BYBLIS - Cultivating Carnivorous Plants (2015)

Cultivating Carnivorous Plants (2015)


Byblis filifolia5

The Rainbow Plants from the genus Byblis look very similar to Drosera. In fact, these Australian and New

Guinean natives are not closely related to the Drosera, but they exhibit similar morphological characteristics.

All species of Byblis grow as single-stemmed plants with long, tapered leaves covered by tentacles that secrete

a sticky substance, much like Drosera. However, unlike Drosera, Byblis cannot move their tentacles or leaves to

aid trapping or digestion.



Byblis flowers have five petals and form at the end of leaves once plants reach maturity. In all Byblis

species except Byblis liniflora, the flowers require cross pollination to create seed. Seed matures in a roundish,

two-part capsule that, once dried, splits to release the seed. For most species, germination occurs in the weeks

after a brush fire swept through their dry habitats.

Contrary to past belief, Byblis are indeed carnivorous plants. Despite the presence of mutualistic bugs of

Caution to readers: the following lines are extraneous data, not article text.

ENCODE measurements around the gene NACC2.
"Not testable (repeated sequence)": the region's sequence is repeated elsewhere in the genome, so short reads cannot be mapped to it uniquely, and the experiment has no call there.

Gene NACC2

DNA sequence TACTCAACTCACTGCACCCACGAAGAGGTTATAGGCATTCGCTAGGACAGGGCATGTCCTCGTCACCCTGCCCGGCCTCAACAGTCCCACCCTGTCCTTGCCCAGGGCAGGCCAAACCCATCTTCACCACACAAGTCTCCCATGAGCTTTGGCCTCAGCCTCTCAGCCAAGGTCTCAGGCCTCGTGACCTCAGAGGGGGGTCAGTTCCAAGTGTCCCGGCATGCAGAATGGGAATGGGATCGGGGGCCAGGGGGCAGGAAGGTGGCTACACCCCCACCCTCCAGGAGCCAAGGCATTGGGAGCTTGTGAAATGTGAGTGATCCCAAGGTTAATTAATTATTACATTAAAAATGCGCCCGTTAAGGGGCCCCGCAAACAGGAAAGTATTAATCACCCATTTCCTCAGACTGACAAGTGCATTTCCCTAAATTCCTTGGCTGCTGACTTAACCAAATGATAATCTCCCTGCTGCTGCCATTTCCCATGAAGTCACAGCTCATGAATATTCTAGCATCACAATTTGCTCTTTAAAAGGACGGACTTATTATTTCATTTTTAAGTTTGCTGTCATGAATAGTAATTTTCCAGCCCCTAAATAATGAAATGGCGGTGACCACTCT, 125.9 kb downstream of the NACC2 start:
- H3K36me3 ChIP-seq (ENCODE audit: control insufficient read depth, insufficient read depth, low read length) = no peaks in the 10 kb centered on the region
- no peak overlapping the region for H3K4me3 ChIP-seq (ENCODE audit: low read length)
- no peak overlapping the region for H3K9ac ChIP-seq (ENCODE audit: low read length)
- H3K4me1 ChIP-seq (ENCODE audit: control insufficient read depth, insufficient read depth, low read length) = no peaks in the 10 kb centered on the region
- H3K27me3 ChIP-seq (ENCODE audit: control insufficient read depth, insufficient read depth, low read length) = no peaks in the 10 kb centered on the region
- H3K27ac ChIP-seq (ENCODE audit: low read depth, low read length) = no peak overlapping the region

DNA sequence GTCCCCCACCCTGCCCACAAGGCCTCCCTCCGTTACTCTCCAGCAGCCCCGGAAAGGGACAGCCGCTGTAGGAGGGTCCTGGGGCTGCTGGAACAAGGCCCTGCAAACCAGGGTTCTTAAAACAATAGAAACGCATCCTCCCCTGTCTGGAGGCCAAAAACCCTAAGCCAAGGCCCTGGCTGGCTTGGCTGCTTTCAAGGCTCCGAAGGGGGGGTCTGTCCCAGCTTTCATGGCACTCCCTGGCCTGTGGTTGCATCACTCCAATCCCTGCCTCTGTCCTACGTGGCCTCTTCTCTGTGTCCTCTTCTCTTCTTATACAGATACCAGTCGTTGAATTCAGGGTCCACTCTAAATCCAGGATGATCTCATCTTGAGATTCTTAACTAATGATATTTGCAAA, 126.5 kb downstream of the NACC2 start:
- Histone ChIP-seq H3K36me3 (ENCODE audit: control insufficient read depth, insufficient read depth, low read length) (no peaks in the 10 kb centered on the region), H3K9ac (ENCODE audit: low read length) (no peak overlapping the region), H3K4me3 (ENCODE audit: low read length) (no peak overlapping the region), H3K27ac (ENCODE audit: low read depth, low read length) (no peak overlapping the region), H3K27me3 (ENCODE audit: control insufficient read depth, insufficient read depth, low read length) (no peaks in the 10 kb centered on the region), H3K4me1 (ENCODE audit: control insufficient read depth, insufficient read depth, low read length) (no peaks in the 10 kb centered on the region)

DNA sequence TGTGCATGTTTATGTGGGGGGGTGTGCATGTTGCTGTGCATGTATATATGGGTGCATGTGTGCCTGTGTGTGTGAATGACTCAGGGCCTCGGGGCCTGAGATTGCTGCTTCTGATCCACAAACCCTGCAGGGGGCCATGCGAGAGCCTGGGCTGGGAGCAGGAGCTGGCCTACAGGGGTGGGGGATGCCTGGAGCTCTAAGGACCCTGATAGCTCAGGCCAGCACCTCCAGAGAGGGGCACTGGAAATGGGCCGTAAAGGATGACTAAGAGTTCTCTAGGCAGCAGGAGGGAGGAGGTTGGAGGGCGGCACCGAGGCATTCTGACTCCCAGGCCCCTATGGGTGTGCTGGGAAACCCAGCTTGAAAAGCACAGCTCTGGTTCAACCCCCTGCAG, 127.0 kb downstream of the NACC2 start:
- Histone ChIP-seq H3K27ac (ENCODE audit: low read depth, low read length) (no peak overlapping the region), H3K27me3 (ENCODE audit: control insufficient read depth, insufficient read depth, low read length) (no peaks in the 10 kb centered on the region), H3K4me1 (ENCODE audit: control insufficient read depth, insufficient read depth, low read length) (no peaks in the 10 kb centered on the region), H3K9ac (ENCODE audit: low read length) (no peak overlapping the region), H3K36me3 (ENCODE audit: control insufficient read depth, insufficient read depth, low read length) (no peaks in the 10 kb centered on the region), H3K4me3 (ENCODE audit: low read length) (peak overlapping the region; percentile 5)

the genus Setocoris, which often eat prey captured by Byblis, the Byblis species (or at least Byblis filifolia and Byblis liniflora) produce digestive enzymes in response to captured prey. Like Drosera, they absorb nutrients from the

“soup” created by the digestive enzymes’ action.

Byblis filifolia flower.6



The species of Byblis are as follows:



Habitat / Notes

Fine, clayey soil in seasonally flooded areas and along the shores of freshwater

lagoons in Australia’s Northern Territory, and in black peaty-sand in seasonally

flooded areas with Nepenthes in Queensland. B. aquatica has scrambling stems up to



18 in (45 cm).

Sandy soils in open savanna, river and creek margins, watersheds, an over sandstone

throughout Northwest Australia. B. filifolia has stems up to 24 in (60 cm) and



possesses anthers longer than filaments.

Peaty-sand in swamp heath in the Perth area which is seasonally waterlogged. B.

gigantea has stems up to 28 in (70 cm) and seeds with a honeycomb pattern. Growth


Perennial pattern depends upon competition for light and space.

Open, sandy patches between native grasses in Acacia tumida shrub land near Beagle



Bay Mission. B. guehoi grows up to 7 in (18 cm) with many, branching stems.